Because I ate lunch at my mother-in-law's today I got to watch the last half of Bob Barker's final The Price is Right.
Barker is an archetypal figure. I was a rugrat struggling with proto-conscious perceptive abilities while my mom watched him on Truth or Consequences. The Price is Right was a fixture of my youth. All of my grandparents watched it when they were home on weekdays, as did my mother and my great-grandmother. Bob Barker and Big Bird are the only figures who remained on TV from my infancy until my 38th birthday.
I didn't become a devotee of the show until Buf, Sluggo, and I started eating at a pizza joint on campus at Loyola College when we were Freshmen. At the time we were hanging out with a bunch of tough New York/New Jersey gals. What fun it was to bid along with the contestants! And we did so every day over slices bought on Dawn Lee's meal plan.
At various points in my life--when I was working night shifts or when I was able to eat lunch at home--I'd check in on Bob Barker now and again. He was a stern, no-nonsense host in his early days, before transforming into a genie perpetually delighted to give away loot. I love the way he fucked with his contestants by pretending to get ready to reveal the price before pulling back to talk some inanity. He'd have the audience in a frenzy. What a job.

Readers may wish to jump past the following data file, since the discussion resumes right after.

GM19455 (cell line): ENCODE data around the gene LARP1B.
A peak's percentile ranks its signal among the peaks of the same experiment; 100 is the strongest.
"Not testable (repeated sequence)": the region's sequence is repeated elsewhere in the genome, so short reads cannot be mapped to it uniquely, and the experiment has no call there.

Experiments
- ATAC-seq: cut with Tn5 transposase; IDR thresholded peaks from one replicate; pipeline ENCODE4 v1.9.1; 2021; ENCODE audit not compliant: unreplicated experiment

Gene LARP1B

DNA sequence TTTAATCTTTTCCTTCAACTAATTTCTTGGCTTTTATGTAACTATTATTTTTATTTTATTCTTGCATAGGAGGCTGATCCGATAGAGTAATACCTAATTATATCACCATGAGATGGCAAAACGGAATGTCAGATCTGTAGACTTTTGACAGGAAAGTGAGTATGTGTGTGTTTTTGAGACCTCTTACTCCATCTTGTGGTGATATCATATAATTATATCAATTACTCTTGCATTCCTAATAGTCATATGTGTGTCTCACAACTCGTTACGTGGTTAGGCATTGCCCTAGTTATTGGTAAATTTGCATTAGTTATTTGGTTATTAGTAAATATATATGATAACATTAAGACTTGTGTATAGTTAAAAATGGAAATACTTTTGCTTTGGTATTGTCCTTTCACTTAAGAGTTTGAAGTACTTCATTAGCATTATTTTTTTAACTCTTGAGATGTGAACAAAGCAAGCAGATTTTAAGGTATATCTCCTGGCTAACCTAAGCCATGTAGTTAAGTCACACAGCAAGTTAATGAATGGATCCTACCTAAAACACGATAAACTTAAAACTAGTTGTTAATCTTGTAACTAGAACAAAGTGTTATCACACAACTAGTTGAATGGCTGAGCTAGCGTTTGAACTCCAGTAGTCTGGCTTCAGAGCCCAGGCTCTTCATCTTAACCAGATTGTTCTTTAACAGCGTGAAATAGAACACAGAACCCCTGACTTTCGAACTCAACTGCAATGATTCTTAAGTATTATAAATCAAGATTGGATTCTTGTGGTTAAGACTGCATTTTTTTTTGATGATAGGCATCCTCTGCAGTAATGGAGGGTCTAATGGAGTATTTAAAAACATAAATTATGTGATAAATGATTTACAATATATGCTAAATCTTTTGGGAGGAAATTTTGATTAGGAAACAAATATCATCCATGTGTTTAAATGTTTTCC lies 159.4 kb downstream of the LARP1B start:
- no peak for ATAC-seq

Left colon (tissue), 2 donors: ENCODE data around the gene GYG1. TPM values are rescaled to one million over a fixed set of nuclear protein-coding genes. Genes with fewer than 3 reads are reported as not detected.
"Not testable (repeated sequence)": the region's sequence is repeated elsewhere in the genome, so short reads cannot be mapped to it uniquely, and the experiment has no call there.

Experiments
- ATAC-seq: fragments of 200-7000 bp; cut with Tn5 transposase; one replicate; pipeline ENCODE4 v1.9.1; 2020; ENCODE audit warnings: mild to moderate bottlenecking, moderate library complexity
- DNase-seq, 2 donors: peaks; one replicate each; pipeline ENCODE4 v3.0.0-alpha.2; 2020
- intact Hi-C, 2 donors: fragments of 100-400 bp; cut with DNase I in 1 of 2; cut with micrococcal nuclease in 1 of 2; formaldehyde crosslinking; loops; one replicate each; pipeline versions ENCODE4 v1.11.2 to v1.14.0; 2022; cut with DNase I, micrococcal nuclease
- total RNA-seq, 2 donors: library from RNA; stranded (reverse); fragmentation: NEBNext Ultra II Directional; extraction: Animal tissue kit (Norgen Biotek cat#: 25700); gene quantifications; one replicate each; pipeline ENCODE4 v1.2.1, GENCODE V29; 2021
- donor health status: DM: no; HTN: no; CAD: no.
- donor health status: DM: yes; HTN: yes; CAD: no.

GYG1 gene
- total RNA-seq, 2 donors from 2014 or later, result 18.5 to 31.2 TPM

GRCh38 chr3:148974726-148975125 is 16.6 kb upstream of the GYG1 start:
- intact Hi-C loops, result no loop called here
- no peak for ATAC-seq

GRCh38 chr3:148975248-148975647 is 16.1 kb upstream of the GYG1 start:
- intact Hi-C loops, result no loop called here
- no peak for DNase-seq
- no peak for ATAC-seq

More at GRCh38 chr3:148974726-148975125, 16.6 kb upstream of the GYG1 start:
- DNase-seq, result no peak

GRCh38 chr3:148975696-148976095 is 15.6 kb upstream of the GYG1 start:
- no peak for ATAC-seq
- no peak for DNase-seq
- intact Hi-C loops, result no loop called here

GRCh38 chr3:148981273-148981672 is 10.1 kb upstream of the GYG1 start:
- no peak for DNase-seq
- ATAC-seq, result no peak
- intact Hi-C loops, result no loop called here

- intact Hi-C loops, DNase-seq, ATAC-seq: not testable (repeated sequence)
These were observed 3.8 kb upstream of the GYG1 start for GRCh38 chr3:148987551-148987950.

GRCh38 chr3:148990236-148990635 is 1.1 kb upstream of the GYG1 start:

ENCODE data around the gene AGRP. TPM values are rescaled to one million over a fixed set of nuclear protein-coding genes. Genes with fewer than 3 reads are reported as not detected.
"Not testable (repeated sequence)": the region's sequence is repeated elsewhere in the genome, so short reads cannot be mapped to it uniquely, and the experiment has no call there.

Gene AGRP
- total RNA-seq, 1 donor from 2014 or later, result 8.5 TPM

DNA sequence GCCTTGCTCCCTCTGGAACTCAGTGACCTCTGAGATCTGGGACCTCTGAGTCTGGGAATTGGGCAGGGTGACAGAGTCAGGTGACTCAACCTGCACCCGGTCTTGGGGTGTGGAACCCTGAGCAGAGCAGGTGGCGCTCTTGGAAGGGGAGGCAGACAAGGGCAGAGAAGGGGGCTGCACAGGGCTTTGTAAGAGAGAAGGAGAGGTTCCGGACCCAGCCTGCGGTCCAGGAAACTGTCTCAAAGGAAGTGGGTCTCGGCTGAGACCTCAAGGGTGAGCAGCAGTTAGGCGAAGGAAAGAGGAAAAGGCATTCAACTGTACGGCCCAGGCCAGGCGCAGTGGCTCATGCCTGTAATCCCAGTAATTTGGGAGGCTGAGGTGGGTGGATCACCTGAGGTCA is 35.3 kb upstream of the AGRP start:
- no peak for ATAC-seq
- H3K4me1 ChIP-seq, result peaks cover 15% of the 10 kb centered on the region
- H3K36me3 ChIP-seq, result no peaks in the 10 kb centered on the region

And while his Beauties were stroking refrigerators and automobiles, he was stroking them. What a Mack Daddy.
I don't care how cynical you are about game shows and cheezy TV. I don't care if you regard The Price is Right as a perverse symptom of the disease called capitalism. You've still fantasized about spinning that big wheel and winning $1000 on your first spin. You've imagined getting the green or red on your second spin. You've laughed at that stupid tuba music they played for losers. You can recite Bob Barker's closing monologue:
This is Bob Barker reminding you: help control the pet population. Have your pet spayed or neutered...g'bye everybody!
Bob Barker was funnier and more charming at the end of his career than he was at the beginning. He exuded the carefree confidence of someone who realized he was a right lucky bastard to have the best job in the world. Nobody who didn't feel that way would work well into their 80s and remain sharp.
Perhaps I didn't watch The Price is Right more than 10 times in the last ten years. But I knew Bob Barker was there, giving away a trip or a car or a grandfather clock. Now he's gone off to sit by his pool and play with his dogs, and there's a black hole in the pop cultural space fabric. I'm sure Barker's departure from television is recorded in Nostradamus somewhere, or in the Book of Revelation, or on the Mayan calendar. I know that my in-laws and I did today what everyone does when they watch The Price is Right: we yelled bids at the screen, and groaned at losers, and laughed happily when winners danced and jumped around crazily.